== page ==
Charlie is elected speaker for the group, meaning that he abdicates his claim to the throne. Mac also backs down because if he doesn’t Dennis will scratch him. Dennis scratches him anyway. The deal that the Gang agrees to, after much table pounding is that each man will get a bite of the steak though Frank will eat his bite first, followed by Dennis, then Mac and Charlie. Now there’s just the matter of disposing their “chewables.”

“Gentlemen, I will remind you that time is of the essence,” Charlie says as Dennis and Frank hesitate to spit out their gum before the other. Still that matter is finally, miraculously settled and the council of men is ready to finally open up their lock and win the game. Frank does the honors and to their grand surprise the heart shaped lock was merely the first clue. 

The men were able to work together in the end. The problem is all of their insistence on ego-accommodating and bizarre ceremony means that they couldn’t work together quickly enough. Thankfully for them, there is a deus ex bird-ina ready to rescue them in the next room.

Dee’s isolation in Dennis’s sex dungeon of a room doesn’t give her much to do throughout the episode. Normally any episode that sidelines Dee for that long has no chance of being an all-time Sunny classic but this time around it somehow works. Dee is even more goal-oriented in this episode than her “friends.” She’s already done this escape room scenario and only wanted to do it again so that she could prove herself a hero. Getting her out of the way ensures that the rest of the Gang will naturally lose focus and descend into pissing game absurdities like they obviously did.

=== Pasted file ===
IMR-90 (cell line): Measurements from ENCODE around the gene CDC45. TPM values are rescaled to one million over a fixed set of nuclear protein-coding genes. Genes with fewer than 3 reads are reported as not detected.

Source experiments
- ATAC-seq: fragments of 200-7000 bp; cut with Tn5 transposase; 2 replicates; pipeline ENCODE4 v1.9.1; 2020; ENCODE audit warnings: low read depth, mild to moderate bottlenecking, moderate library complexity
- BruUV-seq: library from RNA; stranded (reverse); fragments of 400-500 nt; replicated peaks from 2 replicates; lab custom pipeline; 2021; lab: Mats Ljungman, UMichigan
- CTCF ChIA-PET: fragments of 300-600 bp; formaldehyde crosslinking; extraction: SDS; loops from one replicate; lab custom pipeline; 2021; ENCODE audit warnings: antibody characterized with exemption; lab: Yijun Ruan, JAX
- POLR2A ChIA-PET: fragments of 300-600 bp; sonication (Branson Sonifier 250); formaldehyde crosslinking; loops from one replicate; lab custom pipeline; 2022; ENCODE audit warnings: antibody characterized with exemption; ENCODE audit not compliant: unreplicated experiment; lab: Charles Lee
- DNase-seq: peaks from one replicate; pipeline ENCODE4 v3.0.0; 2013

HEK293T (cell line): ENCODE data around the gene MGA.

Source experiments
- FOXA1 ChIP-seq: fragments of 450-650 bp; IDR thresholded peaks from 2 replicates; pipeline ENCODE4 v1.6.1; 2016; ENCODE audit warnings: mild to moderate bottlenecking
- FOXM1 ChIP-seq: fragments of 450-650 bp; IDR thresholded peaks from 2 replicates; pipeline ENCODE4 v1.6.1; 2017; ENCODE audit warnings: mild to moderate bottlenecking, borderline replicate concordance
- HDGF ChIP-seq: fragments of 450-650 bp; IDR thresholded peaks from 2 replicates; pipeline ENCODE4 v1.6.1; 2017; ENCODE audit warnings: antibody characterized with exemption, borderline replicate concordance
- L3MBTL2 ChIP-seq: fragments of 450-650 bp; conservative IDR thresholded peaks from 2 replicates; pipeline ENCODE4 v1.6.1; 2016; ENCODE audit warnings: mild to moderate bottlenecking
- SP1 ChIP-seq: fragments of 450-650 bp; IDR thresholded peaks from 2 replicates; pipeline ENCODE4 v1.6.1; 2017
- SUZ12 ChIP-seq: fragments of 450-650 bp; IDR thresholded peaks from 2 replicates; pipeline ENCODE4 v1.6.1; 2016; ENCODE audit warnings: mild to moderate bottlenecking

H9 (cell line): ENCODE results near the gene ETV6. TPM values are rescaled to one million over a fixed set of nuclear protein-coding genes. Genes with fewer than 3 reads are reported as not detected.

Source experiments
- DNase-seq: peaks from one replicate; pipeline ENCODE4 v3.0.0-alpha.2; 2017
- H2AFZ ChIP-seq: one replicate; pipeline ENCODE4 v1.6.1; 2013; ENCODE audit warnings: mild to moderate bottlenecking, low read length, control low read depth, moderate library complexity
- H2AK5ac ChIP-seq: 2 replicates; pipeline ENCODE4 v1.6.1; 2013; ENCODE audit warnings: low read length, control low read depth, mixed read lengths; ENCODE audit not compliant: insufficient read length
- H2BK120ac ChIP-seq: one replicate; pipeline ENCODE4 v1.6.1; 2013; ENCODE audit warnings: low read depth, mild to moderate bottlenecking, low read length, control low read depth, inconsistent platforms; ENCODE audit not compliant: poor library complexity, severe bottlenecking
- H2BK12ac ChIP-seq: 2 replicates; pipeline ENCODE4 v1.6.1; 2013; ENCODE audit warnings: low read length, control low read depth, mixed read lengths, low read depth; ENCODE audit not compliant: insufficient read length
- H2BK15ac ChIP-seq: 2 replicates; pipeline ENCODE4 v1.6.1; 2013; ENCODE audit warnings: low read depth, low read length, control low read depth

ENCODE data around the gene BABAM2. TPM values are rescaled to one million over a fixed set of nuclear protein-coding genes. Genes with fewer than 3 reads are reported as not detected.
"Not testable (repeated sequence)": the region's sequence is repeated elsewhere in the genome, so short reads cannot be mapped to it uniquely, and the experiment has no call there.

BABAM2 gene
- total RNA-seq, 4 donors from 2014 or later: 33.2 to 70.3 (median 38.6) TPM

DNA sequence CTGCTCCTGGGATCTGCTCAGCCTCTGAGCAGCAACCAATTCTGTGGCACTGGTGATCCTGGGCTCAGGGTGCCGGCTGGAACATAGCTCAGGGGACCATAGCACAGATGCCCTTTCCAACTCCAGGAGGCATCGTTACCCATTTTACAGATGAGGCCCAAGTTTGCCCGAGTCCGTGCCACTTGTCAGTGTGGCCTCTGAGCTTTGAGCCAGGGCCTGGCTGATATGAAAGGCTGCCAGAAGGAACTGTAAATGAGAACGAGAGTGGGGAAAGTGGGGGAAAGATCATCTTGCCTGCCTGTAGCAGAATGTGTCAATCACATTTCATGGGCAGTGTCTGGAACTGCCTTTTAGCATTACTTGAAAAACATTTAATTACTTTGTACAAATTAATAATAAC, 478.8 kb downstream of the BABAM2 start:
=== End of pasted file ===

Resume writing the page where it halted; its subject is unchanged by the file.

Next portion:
Dee, bless her, still gets her win. By utilizing the fire escape, Dee does what she believes to be impossible: escapes Dennis’ room. 

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“I know my brother better than anyone else,” she tells the game leader. “The fact that his prisoner can’t escape is what’s really getting him off.”

In the process of her prison break, however, Dee falls off the fire escape and lands in the hospital. Charlie, Frank, Mac, and Dennis visit her – ecstatic that she’s helped them win the game. Since she was engaging in dangerous activity, the game leader had to burst in, technically meaning that the Gang got the door open second before their hour time frame expired. 

The Gang presents Dee with the ultimate honor (or at least what they happen to believe is the ultimate honor this week before some other donkey-brained thing replaces it): the first bite of steak. 

It’s Always Sunny in Philadelphia is wisely stingy in doling out episode conclusions in which the characters are nice to one another. Dee’s first bite of steak here is earned and particularly funny because it highlights how impressed the Gang is that she triumphed in the real escape scenario of getting out of Dennis’ room.

“The Gang Escapes” highlights exactly so much Sunny coverage this summer has revolved around the level of Howerton’s involvement. Because when all five cast members are in the fold and operating and their usual, madcap capacity: It’s Always Sunny in Philadelphia is one of television’s most essential and hilarious comedies.


5 out of 5